Group serves bicycling enthusiasts

Combining an entrepreneurial spirit with the spirt of service paid off on both ends for a local family group.

Dana Maxfield and her family teamed with Katie Kliewer, 17, to provide a refreshment stop for the more than 800 bicyclists who pedaled through Hillsboro last Wednesday morning with Bike Across Kansas.

Maxfield credited Katie and her parents, Lawrence and Gail Kliewer, for providing the idea and encouragement to take on the project. The parents were planning to participate in this year?s 474-mile trek.

?Since they?re friends of ours, and knew the route stops, they said, ?Why don?t you set up a bake sale and serve all the bikers??? Maxfield said. ?Because they?ve done this for several years, they knew what the bikers like to eat and what services and things they like.

?Katie kind of brought it up, too, and said, ?Let?s do it together.??

The possibility of some extra spending money was another motivator, especially for Katie, who moved to their home south of Hillsboro this spring.

?Since they?re new to town, she had to quit her job where she used to live, so she doesn?t have a real steady summer job,? Maxfield said. ?So I said we could make some money doing this.?

Helping with the project were Maxfield?s husband, Jonathan, her daughters, Allison and Kate, and her mother, Donna Dalke.

The team baked 28 pies of six varieties, ?many hundred? cookies of eight varieties, and several dozen cinnamon rolls. They also provided free water and a hand-washing station.

The team set up shop in the early hours of Wednesday morning at the Jost Skelly station at D and Ash streets and waited for the bicyclists to roll in.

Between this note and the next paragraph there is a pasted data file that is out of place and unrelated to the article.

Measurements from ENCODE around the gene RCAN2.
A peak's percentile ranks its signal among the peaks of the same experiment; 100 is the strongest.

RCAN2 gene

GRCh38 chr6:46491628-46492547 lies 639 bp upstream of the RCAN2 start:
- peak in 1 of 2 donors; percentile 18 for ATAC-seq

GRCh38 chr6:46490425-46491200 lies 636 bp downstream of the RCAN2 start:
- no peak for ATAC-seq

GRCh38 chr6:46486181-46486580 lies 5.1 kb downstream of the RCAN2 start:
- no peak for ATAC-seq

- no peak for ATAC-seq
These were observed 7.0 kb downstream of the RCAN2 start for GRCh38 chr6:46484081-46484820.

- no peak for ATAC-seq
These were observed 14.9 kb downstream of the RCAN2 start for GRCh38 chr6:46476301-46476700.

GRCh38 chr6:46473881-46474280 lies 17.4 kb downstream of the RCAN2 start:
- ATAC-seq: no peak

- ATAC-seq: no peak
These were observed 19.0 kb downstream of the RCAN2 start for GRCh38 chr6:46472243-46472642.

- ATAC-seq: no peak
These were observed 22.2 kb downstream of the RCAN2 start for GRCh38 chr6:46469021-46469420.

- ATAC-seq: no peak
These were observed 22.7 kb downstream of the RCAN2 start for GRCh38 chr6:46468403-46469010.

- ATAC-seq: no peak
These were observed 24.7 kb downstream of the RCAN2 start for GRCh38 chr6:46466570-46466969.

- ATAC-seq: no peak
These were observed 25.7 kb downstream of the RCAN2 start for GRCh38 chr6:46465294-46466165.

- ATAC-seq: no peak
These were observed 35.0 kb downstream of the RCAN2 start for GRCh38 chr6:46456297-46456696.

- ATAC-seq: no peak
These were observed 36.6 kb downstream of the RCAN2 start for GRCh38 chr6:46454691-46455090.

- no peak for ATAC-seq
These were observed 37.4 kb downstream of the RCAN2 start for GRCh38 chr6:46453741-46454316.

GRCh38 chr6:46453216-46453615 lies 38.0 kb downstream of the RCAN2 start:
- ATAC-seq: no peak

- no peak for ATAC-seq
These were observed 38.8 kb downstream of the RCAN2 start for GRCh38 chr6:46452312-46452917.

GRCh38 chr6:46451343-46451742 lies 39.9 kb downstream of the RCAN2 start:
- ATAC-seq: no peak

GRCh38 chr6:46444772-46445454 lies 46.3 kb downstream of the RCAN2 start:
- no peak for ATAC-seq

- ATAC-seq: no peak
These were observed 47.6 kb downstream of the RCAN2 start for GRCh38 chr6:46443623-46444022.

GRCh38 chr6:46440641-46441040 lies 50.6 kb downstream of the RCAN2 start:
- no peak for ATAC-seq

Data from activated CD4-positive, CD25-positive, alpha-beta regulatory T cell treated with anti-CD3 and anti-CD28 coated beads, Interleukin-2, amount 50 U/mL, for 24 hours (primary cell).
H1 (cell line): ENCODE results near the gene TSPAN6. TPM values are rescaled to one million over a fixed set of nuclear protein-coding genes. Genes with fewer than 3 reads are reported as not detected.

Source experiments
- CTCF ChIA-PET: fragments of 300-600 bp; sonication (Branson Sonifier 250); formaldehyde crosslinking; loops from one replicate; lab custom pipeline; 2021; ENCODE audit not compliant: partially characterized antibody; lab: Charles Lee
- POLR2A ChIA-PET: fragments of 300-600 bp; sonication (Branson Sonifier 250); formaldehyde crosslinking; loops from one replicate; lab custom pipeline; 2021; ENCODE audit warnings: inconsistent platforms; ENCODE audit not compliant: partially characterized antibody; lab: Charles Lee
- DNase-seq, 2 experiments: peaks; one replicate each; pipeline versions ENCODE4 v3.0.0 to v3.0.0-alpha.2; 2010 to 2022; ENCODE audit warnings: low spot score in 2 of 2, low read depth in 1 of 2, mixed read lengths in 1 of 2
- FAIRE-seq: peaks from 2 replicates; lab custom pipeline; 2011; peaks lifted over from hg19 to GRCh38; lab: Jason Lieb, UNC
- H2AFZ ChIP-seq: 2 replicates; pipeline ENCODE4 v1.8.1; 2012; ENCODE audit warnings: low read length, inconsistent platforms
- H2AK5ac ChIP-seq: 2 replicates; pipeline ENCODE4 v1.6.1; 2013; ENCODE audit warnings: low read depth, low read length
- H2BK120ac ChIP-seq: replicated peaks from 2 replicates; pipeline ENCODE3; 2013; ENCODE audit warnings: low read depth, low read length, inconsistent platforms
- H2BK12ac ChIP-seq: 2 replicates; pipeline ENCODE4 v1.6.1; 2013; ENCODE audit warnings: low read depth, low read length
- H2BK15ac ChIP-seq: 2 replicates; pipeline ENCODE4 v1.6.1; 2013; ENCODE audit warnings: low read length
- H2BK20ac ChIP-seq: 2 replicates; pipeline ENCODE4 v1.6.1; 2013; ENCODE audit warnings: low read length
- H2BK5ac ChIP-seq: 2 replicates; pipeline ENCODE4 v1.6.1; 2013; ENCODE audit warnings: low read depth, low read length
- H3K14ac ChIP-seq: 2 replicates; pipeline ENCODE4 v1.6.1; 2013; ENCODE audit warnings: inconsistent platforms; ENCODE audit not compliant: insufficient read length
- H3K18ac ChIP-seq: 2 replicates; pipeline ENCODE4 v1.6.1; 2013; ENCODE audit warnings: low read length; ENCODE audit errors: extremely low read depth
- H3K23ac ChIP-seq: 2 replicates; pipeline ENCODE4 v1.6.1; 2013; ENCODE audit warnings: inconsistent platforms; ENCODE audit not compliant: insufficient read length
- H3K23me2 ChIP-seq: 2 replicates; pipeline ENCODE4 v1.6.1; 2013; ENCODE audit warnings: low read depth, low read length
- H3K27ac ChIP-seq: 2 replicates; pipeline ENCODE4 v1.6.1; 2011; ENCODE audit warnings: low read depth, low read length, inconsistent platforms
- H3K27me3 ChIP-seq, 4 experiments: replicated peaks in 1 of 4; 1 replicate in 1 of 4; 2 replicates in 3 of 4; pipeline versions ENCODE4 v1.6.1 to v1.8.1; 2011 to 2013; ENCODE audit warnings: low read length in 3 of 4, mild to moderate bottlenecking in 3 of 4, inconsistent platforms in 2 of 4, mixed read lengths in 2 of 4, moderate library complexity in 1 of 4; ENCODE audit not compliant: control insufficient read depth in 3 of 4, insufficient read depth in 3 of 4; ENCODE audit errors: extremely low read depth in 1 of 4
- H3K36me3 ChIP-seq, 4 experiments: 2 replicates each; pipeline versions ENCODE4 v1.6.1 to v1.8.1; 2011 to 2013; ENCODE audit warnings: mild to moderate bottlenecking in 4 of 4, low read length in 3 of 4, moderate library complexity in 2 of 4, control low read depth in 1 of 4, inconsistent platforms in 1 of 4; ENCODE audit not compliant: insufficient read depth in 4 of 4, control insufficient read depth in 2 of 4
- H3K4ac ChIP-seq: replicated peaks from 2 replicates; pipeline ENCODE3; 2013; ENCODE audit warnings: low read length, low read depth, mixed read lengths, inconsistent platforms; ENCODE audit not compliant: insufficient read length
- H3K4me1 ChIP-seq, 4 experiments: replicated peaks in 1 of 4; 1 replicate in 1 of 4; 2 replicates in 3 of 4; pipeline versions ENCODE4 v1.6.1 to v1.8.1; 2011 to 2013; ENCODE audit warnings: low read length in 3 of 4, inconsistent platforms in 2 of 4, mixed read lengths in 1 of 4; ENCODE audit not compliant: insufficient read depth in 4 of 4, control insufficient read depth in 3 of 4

The first potential customers arrived from the previous night?s stop in McPherson at about 6:30 a.m., Maxfield said. The biggest rush was between 8 a.m. and 9 a.m. and the last cyclists pedalled through about 11 a.m.

?With the heat from the day before, people really wanted to get out and get going before it got so hot,? Maxwell said about the early start.

After the 25-mile jaunt from McPherson, the local pit stop was well-received.

?We sold out of cinnamon rolls and sold most of our pies and many cookies,? Maxfield said. ?We still have quite a few cookies?they might be at the farmers market this week.?

Beyond lively sales, the biggest payoff came in the form of good will.

?My goodness, they were so nice and so complimentary,? Maxfield said. ?Many of the people who ate would come back and say, ?Thank you for serving us, we appreciate that you?re here, your pies and your food were very good.?

?Some people even gave us money and didn?t want or take anything,? she added. ?A lot of people asked for a tip jar. One lady gave us five dollars and said, ?I just appreciate your effort and that you?re here and you?re giving free water and having a hand-wash station.??

The pack of bicyclists included a third participant from Hillsboro, Randal Claassen. But several of the bicyclists had local connections, Maxfield said.

?They would say, ?Do you know so-and-so?I worked for them years ago. Tell them so-and-so said hi,?? she said.

?This is definitely a social event for many of them,? Maxfield added. ?Several of them said, ?We don?t call it biking across Kansas, we call it eating across Kansas.? We heard several people say that.?

Bike Across Kansas varies its route from year to year. This year it began June 5 at the Colorado border, about 16 miles west of Tribune. It finished June 12 at the Missouri border, just west of La Cygne.

Along the way, the group made overnight stops at Tribune, Scott City, Ness City, Hoisington, McPher?son, Cotton?wood Falls, Burling?ton and Garnett.

The group was hosted in local high schools. The stops ranged from a high of 74 miles in one day to a low of 40.

After leaving Hillsboro, the bicyclists stopped for lunch and a rest at Marion before heading to Cottonwood Falls, where they spent the night in Chase County High School.

The people who manned the Hillsboro pit stop said the effort was worthwhile.

?It was a fun deal and just kind of a spur-of-the-moment thing,? said Donna Dalke, matriarch of the group.

?We met so many neat people,? she added. ?A lot of them were from out-of-state. We got good compliments. I thought we were kind of ambassadors for Hillsboro, maybe.?

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